Making as a movement is almost entirely founded on the idea of connecting with others and the community. These projects that we create not only empower us as educators and learners, but also work directly with our environment to help others and make real changes. This is why forming tight-knit communities can only benefit individual makers who are looking for ideas to flesh out, problems to solve, and other makers to help. In many cities, this can be seen through the establishment of several makerspaces, where makers can come together to learn new skills and work on their projects in the company of like-minded individuals. I have never felt more welcomed into a community than this one! Makers a friendly and always willing to answer questions and talk about the projects, making it very easy to feel at home and comfortable, which is very important for students (and teachers!) who are trying something new for the first time.
Apart from joining with other individuals, making connects with the community in another very profound way. Making reacts to needs of the community and helps students learn to solve concrete problems that affect them in their day-to-day lives. My Maker philosophy is very closely tied to my overall teaching philosophy; as a teacher, I hope to allow my students to learn in a way that empowers them to find agency in their education, along with using this agency in a social justice perspective. The writings of Paulo Freire in his book Pedagogy of the Oppressed describe how education can be tailored to specific communities, and it can be as simple as wording a math problem to deal with a local problem, or as complicated as designing a full-scale project that centers around the community and the inequalities that can arise in these communities. Making can be directly related to solving these problems, such as designing a water-cleaning solution for local water supplies as one example, and I hope to use maker education as a way to help students use their education in a powerful way.
From the very start of my involvement in the Maker community, I've been in contact with makers in Austin, as well as the amazing online community that helps me create things like this website, my Arduino projects, and much more! Perhaps my biggest involvement in the community has to be my UTeach Maker Cohort, shown to the right at my first formal maker event, SXSW Create! My cohort has been responsible for planning many maker events where I have been exposed to new ideas and the amazing creativity of the Maker movement.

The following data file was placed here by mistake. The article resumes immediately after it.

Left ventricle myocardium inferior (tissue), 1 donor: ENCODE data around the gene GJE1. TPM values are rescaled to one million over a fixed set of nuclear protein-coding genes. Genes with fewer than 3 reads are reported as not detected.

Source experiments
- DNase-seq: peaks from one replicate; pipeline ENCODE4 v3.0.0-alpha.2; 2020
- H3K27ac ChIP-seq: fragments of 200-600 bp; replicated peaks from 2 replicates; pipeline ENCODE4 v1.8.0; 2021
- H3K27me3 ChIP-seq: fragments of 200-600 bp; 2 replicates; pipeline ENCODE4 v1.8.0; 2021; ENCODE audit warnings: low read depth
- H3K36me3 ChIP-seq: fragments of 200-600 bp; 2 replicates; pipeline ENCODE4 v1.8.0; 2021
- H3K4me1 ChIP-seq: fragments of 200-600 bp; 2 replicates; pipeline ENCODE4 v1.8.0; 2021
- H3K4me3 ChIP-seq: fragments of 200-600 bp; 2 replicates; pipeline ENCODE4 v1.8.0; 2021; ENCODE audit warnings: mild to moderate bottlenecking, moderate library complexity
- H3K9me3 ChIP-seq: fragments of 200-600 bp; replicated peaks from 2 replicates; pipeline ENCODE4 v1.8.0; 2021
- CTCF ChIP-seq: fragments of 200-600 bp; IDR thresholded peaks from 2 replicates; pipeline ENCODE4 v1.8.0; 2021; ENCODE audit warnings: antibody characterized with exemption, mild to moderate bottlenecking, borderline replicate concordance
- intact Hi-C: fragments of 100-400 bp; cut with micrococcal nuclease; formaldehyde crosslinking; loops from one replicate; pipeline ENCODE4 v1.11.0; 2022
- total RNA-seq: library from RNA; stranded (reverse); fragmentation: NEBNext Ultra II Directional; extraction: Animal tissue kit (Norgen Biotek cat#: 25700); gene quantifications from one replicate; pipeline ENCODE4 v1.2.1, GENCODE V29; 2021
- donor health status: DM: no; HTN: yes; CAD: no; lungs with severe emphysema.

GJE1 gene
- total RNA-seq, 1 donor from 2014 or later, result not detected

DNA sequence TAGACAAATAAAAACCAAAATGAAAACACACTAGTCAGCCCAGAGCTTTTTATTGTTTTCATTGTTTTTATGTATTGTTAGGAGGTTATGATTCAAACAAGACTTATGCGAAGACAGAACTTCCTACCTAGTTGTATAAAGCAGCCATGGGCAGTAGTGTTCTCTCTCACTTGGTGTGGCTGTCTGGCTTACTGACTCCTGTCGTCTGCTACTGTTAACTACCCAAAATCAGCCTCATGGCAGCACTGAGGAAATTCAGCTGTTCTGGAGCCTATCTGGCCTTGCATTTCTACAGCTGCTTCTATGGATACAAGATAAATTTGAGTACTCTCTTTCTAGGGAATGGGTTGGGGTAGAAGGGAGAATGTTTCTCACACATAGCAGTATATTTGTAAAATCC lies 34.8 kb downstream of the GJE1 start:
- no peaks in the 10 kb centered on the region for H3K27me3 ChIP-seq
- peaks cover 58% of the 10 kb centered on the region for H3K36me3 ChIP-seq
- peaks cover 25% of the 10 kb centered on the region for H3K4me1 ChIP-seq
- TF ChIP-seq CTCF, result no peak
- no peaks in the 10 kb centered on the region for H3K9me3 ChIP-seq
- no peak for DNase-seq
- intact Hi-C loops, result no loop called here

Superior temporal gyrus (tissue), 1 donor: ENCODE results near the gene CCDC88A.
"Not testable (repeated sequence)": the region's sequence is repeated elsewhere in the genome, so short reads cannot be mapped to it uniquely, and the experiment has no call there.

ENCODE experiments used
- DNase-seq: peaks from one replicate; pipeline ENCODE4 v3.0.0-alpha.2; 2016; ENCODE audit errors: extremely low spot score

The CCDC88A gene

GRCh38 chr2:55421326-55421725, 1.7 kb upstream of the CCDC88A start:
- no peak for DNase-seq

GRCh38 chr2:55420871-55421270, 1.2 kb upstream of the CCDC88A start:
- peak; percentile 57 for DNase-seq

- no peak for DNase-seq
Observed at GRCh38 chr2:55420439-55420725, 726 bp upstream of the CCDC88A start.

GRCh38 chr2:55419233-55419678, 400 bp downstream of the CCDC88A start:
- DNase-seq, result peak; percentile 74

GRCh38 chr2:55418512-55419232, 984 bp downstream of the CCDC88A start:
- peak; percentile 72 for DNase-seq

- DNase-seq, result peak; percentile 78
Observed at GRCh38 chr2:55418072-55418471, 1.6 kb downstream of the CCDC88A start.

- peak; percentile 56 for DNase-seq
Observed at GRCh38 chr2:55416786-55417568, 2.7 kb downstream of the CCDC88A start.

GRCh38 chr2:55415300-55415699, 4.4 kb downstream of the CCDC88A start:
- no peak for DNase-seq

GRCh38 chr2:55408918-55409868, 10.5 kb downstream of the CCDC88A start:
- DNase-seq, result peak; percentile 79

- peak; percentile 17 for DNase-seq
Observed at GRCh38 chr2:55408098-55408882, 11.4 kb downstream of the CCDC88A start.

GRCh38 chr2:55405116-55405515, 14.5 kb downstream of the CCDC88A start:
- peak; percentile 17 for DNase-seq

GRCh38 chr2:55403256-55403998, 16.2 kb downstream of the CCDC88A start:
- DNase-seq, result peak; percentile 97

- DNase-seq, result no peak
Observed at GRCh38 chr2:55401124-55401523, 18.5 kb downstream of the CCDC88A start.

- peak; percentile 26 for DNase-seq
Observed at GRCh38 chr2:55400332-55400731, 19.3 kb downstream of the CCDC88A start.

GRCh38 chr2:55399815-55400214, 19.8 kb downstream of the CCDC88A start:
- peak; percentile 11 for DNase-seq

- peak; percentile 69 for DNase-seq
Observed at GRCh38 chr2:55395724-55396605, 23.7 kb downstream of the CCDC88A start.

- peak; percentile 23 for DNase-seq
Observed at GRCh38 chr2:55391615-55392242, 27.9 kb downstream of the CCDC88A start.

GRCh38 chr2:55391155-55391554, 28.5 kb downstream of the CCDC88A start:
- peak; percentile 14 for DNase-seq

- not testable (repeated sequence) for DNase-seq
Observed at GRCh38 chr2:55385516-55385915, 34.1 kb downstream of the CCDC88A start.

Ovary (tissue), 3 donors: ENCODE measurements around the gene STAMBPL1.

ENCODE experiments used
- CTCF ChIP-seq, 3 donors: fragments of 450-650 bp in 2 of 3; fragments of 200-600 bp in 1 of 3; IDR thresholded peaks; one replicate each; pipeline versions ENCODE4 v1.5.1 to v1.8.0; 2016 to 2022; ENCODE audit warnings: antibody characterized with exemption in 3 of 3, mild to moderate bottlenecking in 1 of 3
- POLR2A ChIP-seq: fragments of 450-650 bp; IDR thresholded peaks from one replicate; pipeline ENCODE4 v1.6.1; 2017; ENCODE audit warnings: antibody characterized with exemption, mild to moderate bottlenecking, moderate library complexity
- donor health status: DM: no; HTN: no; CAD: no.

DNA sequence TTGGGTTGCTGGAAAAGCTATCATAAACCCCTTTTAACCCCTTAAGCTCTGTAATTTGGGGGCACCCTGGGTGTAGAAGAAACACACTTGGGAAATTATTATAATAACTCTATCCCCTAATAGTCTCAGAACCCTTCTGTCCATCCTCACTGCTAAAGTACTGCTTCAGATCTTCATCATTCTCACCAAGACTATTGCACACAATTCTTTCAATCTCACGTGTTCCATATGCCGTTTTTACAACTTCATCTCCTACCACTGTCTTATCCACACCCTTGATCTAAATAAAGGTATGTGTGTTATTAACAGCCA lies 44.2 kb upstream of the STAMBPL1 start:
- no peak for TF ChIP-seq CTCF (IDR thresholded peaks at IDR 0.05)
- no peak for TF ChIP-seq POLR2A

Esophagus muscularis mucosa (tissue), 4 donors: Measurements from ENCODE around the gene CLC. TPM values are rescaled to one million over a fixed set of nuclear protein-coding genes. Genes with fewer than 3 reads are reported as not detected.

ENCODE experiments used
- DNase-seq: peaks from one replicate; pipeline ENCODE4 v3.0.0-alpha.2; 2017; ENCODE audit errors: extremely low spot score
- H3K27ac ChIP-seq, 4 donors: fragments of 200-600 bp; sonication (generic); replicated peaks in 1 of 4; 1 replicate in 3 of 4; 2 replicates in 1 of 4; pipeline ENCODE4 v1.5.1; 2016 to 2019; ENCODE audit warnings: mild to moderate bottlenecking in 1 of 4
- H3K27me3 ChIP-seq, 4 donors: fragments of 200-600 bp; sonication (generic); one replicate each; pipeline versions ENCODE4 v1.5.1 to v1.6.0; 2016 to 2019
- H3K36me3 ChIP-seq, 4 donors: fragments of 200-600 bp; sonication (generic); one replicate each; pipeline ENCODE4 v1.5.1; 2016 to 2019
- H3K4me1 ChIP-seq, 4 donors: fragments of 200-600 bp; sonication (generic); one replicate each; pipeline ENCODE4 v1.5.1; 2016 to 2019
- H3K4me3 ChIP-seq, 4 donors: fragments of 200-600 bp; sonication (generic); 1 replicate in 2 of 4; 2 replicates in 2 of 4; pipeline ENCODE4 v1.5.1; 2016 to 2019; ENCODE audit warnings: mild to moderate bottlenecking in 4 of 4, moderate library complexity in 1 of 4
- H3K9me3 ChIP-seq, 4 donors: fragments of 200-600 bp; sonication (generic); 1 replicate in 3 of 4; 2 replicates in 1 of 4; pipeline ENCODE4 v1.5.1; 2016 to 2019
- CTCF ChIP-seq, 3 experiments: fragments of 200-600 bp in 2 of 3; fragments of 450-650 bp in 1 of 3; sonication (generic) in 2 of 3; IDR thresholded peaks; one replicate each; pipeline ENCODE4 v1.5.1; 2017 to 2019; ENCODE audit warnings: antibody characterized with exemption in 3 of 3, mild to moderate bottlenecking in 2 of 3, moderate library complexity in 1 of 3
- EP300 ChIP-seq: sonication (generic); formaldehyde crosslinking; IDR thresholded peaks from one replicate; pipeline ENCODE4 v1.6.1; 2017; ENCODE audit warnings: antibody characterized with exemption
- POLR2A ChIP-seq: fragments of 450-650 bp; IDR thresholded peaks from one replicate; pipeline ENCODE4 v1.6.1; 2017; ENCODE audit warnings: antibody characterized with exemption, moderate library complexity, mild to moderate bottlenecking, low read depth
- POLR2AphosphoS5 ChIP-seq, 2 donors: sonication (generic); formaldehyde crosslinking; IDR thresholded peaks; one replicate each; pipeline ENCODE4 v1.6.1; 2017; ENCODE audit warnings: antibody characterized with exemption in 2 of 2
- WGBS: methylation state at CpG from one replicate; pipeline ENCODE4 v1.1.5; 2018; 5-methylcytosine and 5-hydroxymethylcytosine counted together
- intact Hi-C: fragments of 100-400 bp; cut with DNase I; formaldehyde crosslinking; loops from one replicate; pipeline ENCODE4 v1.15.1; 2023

SXSW Create has some amazing things to show off, much like Austin's Maker Faire in May of 2017. This was another event I attending as part of my Uteach Maker cohort and I had the great opportunity of working with kids using circuit blocks also made by our cohort. These circuit blocks worked somewhat like Snap circuits in that they had individual pieces that were linked together with wires that would cause them to function, such as hooking up a buzzer to a battery and having it go off once the circuit was completed. This experience with making as a community really showed the learning aspect of working with others. Kids interested in making stopped by our booth and played with circuits while learning something interesting. It showed this community does more than work to create something together, but it also allows a network of learning to be created when a novice works with a more experienced maker.
Attending maker events like these really shaped my path as a Maker. I was able to see the excitement and the progress that many makers have made throughout their journeys, which was exciting because I love to see the passion people bring to their projects. Seeing these events and participating in the community really led me to consider my maker projects more deeply and allowed me to experience Making in a tangible sense. I think it's important for new makers to attend these events to become inspired and to feel involved with like-minded individuals.
My Maker cohort also explores different activities and engineering challenges in monthly meetings. Recently, we worked to create dirigibles that we could pilot across a room. These blimps were made of just balloons and motorized propellers, but the activity really resonated with me as what the Maker movement is all about. Not only was it interdisciplinary (from engineering, physics, and math), but it was a lot of fun and allowed different people to contribute different things to the final product. My group incorporated an artisitic element by involving balloon animals, which provided weight to keep the dirigible buoyantly neutral. Before being involved in UTeach Maker, I would have never thought to add something that, to me, seemed unimportant or useless. However, these community meetings have showed me that taking ownership of a creation is as important as completing the final goal of the creation itself. Plus, it can make the activity much more fun!
Of course, Making doesn't always have to be an in-person thing. For someone like me who prefers to work on the computer side of making, online communities play an extremely important role in my learning. GitHub, for example, is where I happen to host my website through their free server service. I also get a lot of help from people who have GitHub accounts! In addition, instructables helped me create a lot of aspects of my projects, such as the Arduino project that led to the chemical Rube Goldberg I talked about in my Maker Education section. Making is a worldwide phenomenon, and even those that don't identify with the label can offer great help to those learning through just a simple google search.